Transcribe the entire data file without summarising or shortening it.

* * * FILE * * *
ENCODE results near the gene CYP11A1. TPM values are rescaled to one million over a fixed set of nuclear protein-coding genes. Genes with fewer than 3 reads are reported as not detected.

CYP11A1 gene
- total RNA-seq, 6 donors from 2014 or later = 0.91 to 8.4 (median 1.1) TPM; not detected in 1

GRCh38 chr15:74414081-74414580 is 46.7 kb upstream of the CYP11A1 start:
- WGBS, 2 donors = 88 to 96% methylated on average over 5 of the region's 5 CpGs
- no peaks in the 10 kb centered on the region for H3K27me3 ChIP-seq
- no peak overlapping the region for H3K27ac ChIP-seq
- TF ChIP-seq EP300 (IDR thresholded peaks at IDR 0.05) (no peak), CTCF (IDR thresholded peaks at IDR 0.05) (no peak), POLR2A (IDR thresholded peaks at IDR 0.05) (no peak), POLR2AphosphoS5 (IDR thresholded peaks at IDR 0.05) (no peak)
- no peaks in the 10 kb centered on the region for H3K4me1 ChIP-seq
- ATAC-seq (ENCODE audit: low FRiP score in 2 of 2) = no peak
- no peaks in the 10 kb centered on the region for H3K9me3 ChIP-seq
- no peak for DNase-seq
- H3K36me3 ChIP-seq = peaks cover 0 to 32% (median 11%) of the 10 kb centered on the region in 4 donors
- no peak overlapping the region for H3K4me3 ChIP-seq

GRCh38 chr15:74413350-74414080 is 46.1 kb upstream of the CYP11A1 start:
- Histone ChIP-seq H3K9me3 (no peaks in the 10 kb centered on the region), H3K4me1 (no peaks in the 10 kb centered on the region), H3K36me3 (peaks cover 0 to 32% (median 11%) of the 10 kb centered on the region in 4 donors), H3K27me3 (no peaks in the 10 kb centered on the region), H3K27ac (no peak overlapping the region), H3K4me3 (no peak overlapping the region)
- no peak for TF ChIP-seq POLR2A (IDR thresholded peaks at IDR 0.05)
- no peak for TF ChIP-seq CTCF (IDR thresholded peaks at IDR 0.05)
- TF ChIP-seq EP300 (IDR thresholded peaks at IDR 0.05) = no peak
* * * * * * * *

ENCODE results near the gene CYP11A1. TPM values are rescaled to one million over a fixed set of nuclear protein-coding genes. Genes with fewer than 3 reads are reported as not detected.

CYP11A1 gene
- total RNA-seq, 6 donors from 2014 or later = 0.91 to 8.4 (median 1.1) TPM; not detected in 1

GRCh38 chr15:74414081-74414580 is 46.7 kb upstream of the CYP11A1 start:
- WGBS, 2 donors = 88 to 96% methylated on average over 5 of the region's 5 CpGs
- no peaks in the 10 kb centered on the region for H3K27me3 ChIP-seq
- no peak overlapping the region for H3K27ac ChIP-seq
- TF ChIP-seq EP300 (IDR thresholded peaks at IDR 0.05) (no peak), CTCF (IDR thresholded peaks at IDR 0.05) (no peak), POLR2A (IDR thresholded peaks at IDR 0.05) (no peak), POLR2AphosphoS5 (IDR thresholded peaks at IDR 0.05) (no peak)
- no peaks in the 10 kb centered on the region for H3K4me1 ChIP-seq
- ATAC-seq (ENCODE audit: low FRiP score in 2 of 2) = no peak
- no peaks in the 10 kb centered on the region for H3K9me3 ChIP-seq
- no peak for DNase-seq
- H3K36me3 ChIP-seq = peaks cover 0 to 32% (median 11%) of the 10 kb centered on the region in 4 donors
- no peak overlapping the region for H3K4me3 ChIP-seq

GRCh38 chr15:74413350-74414080 is 46.1 kb upstream of the CYP11A1 start:
- Histone ChIP-seq H3K9me3 (no peaks in the 10 kb centered on the region), H3K4me1 (no peaks in the 10 kb centered on the region), H3K36me3 (peaks cover 0 to 32% (median 11%) of the 10 kb centered on the region in 4 donors), H3K27me3 (no peaks in the 10 kb centered on the region), H3K27ac (no peak overlapping the region), H3K4me3 (no peak overlapping the region)
- no peak for TF ChIP-seq POLR2A (IDR thresholded peaks at IDR 0.05)
- no peak for TF ChIP-seq CTCF (IDR thresholded peaks at IDR 0.05)
- TF ChIP-seq EP300 (IDR thresholded peaks at IDR 0.05) = no peak